More Codebreakers and Groundbreakers

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A follow-up to yesterday’s post on the Fitzwilliam Museum’s new exhibition to add some information on the related exhibition also running at the Museum of Classical Archaeology (in the Faculty of Classics). This is showcasing two aspects of the Faculty related to the Fitz’s exhibition: our collections of archival material relating to excavations by the archaeologist Alan Wace at the palace of Mycenae (which uncovered a set of Linear B tablets), and the range of current linguistic-related research taking place in the Faculty. This includes work on Linear B in the Mycenaean Epigraphy Group (which I’m a part of); the CREWS project on relationships between other ancient writing systems; the Greek in Italy project, whose name is pretty self-explanatory; and the team working on a new ancient Greek lexicon (dictionary) – a project that was started by John Chadwick, Michael Ventris’ collaborator in publishing the decipherment. Like the Fitz, it’s free to enter, plus you get to see the wonderful collection of casts of classical statues as well!

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Linguistics baking: Venetic

It’s become something of a tradition over the last few years for me to make linguistics-themed cakes, decorated with copies of inscriptions in various ancient languages and scripts (previous cakes can be found here). This term it was the turn of a language from ancient Italy known as Venetic, because inscriptions in this language have mostly been found in the area around Venice (dating between around 550-100 B.C.E.). As is often the case with ancient languages, many of the inscriptions which survive are on gravestones: this is a woman’s epitaph from the town of Este (near Padua).

2016-05-11 14.25.09copy Continue reading “Linguistics baking: Venetic”

Linguistics Baking Part IX: Lycian

I actually made the latest addition to the Linguistics Baking series back in Easter term for the most recent Linguistics Reading Group but didn’t have time to blog about it then. However, better late than never, so here (finally) is the Lycian Cake:

Lycian cake

Lycian is a language that was spoken in south-western Asia Minor (now Turkey), and is attested in inscriptions dating from around the 5th-4th centuries B.C.E.; it’s part of the Anatolian branch of the Indo-European language family, so most closely related to other nearby languages like Hittite. The position of Lycia fairly near the Greek-speaking areas of Asia Minor along the Aegean coast meant that it experienced a considerable amount of contact with Greeks (in fact for part of the 5th century it was a member of the Athenian-controlled Delian League). This is most obvious when looking at the script, which (as can be seen from the cake) is an adaptation of the Greek alphabet. Most of the Lycian letters are taken directly from the Greek alphabet, and have the same or similar values: e.g. Ρ = r, Τ = t, Β = v. Others, however, have had their values changed – the letter that looks like Ε, for instance, actually represents i – and there are a few signs that were newly invented to write Lycian. For example, since E was  being used for i, e is represented by the sign that looks like an arrow pointing up, while the third one along in the first row (looking a bit like a tree) is a nasalised e – a sound that didn’t exist in Greek, but needed to be written in Lycian.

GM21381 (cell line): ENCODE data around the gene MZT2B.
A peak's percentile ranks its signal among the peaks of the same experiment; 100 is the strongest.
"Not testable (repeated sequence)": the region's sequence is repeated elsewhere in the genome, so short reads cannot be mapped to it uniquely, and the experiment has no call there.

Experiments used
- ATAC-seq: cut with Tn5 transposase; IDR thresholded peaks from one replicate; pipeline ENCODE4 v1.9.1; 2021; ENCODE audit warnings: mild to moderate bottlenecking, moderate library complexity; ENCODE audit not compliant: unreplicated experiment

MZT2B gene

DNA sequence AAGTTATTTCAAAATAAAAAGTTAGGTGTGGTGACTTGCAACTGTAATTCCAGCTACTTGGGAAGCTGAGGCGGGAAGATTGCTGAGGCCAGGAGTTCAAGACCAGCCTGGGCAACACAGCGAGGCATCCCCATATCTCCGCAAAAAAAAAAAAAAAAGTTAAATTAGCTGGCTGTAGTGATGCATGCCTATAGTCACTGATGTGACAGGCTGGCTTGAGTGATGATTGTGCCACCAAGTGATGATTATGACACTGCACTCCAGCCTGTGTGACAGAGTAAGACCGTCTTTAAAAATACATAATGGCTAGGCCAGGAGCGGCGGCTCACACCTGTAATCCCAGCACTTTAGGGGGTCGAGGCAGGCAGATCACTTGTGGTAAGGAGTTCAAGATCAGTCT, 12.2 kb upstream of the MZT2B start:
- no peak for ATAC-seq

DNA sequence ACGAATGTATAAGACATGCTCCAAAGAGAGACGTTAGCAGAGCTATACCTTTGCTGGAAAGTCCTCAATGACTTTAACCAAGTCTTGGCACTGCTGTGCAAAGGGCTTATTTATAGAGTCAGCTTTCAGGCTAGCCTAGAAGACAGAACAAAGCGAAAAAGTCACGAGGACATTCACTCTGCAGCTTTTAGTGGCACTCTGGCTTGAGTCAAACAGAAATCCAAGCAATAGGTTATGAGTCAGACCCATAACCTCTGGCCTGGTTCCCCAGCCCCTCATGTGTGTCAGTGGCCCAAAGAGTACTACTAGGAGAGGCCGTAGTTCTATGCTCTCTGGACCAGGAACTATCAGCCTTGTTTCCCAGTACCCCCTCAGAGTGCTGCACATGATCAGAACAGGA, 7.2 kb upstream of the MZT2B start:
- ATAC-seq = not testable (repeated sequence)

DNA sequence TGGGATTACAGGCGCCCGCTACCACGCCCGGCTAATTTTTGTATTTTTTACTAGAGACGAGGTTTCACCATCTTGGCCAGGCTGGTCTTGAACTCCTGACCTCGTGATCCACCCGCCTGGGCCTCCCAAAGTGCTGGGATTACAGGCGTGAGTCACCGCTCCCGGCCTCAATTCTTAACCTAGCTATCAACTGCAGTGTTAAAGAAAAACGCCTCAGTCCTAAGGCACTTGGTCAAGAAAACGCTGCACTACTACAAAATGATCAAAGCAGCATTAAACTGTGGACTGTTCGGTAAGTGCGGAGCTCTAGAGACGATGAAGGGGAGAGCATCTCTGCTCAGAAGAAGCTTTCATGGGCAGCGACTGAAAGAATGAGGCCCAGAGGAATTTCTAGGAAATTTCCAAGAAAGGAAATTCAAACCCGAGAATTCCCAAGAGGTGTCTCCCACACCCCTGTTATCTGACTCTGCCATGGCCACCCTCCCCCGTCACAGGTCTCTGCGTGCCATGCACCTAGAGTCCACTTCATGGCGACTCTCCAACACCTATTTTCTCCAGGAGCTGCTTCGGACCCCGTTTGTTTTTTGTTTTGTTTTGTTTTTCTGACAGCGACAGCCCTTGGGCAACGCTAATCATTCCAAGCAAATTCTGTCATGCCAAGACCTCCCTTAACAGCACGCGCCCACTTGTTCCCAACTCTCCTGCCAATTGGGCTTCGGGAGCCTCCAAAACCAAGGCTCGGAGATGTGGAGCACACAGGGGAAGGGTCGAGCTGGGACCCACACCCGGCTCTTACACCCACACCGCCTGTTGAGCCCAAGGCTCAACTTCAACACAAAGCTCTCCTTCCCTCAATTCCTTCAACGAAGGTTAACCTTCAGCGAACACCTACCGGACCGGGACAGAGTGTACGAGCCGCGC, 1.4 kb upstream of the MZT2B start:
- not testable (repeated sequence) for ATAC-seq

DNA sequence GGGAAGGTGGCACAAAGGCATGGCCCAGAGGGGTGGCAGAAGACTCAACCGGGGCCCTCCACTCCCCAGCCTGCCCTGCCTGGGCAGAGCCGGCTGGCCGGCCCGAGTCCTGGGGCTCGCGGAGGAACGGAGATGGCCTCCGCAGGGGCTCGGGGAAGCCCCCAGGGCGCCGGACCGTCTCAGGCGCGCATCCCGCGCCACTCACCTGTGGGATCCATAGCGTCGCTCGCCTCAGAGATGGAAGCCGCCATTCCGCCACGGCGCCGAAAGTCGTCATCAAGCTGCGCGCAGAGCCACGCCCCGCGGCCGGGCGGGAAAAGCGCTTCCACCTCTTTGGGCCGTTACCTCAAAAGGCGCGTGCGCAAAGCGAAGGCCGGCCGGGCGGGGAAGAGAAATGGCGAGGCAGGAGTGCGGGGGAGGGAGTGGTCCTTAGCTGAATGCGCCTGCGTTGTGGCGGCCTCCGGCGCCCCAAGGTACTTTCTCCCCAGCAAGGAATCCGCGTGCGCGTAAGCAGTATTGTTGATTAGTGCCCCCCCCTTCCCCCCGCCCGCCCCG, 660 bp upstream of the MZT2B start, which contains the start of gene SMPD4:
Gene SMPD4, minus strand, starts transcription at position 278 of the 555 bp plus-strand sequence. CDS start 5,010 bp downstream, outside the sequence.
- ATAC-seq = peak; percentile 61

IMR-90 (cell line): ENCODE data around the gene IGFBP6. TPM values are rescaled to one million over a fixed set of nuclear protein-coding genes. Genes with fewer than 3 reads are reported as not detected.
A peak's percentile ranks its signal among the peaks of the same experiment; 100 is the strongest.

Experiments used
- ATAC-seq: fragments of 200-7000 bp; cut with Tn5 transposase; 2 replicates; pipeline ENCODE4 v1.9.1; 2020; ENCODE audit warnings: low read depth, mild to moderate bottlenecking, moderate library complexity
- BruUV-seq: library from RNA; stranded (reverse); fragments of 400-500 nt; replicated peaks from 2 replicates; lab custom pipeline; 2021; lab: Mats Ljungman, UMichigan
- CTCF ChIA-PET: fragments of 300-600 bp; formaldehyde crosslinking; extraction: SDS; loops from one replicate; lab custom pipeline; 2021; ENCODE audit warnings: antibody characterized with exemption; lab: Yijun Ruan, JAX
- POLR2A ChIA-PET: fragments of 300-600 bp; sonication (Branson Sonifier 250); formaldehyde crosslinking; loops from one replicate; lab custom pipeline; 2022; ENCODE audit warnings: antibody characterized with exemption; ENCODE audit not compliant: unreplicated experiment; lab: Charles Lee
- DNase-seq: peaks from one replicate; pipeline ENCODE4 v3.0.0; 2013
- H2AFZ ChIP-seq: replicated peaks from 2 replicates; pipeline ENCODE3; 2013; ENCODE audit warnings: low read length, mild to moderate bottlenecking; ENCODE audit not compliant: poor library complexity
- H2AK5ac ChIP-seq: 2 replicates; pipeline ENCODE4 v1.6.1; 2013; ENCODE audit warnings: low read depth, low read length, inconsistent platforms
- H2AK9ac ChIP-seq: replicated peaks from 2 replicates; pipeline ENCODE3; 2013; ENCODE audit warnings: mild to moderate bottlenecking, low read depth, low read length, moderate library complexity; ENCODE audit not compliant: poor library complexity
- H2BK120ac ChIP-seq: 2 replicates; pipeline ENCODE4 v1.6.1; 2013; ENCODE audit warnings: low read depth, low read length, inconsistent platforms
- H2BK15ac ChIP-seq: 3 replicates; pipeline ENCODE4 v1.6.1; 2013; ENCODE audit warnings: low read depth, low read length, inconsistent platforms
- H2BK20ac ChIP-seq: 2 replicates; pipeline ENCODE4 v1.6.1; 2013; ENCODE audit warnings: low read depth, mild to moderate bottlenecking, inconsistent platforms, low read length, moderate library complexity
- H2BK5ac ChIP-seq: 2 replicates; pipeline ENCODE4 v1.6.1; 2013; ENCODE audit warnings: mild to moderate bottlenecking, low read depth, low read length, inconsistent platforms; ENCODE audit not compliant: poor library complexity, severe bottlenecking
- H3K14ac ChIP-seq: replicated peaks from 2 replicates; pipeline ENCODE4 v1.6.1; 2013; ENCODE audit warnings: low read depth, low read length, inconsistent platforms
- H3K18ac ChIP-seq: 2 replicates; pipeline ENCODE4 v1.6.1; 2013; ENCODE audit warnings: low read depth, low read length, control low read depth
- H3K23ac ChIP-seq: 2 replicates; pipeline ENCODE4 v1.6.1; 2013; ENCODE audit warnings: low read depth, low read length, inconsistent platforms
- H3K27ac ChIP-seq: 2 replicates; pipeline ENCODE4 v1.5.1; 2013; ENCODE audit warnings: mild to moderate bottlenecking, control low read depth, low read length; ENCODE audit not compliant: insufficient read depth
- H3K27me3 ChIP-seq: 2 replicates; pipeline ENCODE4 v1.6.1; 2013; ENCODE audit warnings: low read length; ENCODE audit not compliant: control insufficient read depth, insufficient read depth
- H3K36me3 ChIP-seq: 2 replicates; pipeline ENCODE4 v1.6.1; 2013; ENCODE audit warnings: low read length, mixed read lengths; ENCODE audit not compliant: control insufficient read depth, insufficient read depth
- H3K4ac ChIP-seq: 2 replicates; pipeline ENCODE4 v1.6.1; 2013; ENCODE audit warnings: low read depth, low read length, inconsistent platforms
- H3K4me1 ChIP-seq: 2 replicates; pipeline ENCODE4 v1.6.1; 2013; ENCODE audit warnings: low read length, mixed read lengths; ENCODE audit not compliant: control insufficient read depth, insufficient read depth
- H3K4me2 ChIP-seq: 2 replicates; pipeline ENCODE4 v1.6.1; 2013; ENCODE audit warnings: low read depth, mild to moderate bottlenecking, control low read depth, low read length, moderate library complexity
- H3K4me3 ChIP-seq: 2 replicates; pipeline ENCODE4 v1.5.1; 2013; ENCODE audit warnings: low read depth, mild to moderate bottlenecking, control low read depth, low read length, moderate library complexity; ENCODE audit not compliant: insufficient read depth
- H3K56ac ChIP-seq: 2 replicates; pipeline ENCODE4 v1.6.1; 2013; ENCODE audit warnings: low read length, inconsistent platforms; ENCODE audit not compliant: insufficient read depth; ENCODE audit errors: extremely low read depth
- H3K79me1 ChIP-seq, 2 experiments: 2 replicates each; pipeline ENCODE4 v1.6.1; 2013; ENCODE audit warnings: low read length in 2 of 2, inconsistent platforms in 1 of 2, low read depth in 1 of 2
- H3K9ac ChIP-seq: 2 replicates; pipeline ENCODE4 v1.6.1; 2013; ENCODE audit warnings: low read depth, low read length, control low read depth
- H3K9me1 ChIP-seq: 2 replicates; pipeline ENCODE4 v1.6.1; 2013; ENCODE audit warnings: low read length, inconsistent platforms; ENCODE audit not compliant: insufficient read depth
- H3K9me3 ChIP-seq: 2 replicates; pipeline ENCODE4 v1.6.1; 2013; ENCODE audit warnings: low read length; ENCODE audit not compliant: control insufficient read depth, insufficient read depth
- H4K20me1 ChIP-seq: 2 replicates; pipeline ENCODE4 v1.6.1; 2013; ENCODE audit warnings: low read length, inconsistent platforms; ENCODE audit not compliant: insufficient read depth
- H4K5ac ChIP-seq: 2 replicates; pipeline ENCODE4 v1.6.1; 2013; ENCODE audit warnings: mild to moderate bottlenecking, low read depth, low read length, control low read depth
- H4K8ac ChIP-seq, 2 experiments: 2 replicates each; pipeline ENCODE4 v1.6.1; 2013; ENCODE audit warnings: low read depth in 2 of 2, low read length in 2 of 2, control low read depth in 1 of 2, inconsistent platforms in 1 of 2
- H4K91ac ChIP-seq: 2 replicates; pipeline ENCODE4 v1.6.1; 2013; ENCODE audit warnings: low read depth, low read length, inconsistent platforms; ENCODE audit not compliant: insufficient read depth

This particular text (like many of the surviving Lycian inscriptions) is an epitaph, and reads as follows:

ebẽñnẽ: xu-pã:                  this [accusative]: tomb [accusative]

m=ẽne pr-ñnawatẽ:         [conjunction]-it [accusative]: built

me-de: epñnẽni:                personal name: noun denoting some kind of relation, possibly ‘younger brother’

ehbi: hprã-ma:              possessive pronoun, dative singlar: personal name

se(j)=atli                            [conjunction]-reflexive pronoun, dative singular

‘M. built this tomb for his younger brother (?), H., and for himself’. Very sweet.

 

(Thanks to Pippa Steele for organising the Lycian Reading Group!)

 

 

Graduate Interdisciplinary Seminar – 29.11.2013

This week’s GIS was a special session for MPhils and 1st-year PhDs to give short presentations about their proposed thesis topics – because two subjects in an hour and a half just didn’t seem like enough, so why not have six? The talks ranged over Greek and Latin literature, archaeology, and linguistics, with some lively discussion and feedback following each one.  Continue reading “Graduate Interdisciplinary Seminar – 29.11.2013”